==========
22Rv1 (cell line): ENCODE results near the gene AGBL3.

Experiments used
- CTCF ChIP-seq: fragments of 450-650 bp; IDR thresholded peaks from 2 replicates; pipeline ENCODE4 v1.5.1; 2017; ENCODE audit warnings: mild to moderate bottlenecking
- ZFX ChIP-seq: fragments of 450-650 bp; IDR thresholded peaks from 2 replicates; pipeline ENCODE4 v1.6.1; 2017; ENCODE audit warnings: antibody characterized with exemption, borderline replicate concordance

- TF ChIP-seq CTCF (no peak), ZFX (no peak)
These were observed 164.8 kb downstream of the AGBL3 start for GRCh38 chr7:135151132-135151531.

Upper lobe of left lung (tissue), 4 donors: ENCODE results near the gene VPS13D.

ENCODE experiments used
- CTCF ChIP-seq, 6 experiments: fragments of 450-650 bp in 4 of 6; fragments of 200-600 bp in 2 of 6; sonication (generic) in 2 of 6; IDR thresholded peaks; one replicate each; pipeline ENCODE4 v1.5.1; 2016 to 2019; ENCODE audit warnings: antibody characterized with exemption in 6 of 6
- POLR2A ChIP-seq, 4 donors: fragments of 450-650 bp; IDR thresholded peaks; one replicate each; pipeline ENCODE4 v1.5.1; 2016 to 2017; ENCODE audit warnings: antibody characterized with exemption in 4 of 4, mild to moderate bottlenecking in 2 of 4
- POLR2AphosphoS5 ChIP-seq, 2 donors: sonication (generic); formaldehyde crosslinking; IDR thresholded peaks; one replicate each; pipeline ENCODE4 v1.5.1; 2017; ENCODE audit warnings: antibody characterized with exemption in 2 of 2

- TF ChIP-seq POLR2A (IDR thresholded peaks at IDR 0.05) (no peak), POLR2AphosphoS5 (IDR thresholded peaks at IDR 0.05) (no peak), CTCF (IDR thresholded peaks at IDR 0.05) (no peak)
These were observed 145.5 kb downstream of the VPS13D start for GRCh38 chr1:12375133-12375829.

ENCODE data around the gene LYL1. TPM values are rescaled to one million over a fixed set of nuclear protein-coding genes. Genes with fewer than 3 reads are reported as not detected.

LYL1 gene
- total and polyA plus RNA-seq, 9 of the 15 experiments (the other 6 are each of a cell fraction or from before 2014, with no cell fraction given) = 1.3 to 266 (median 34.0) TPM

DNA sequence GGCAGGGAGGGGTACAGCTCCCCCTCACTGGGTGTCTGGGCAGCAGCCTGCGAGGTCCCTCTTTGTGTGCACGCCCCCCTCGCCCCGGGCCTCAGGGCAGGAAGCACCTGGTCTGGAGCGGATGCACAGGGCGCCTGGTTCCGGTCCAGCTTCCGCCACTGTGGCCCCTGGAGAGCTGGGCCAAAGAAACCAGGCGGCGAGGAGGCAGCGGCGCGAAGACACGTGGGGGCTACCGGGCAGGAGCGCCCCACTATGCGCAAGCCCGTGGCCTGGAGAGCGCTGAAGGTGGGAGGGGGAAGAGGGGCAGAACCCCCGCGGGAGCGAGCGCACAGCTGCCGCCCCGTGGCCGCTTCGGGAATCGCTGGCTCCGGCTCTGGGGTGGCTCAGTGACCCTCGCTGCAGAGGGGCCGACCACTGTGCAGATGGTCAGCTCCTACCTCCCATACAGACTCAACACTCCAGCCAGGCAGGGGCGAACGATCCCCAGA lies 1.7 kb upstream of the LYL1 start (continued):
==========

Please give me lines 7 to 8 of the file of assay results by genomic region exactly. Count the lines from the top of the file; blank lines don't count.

Upper lobe of left lung (tissue), 4 donors: ENCODE results near the gene VPS13D.

ENCODE experiments used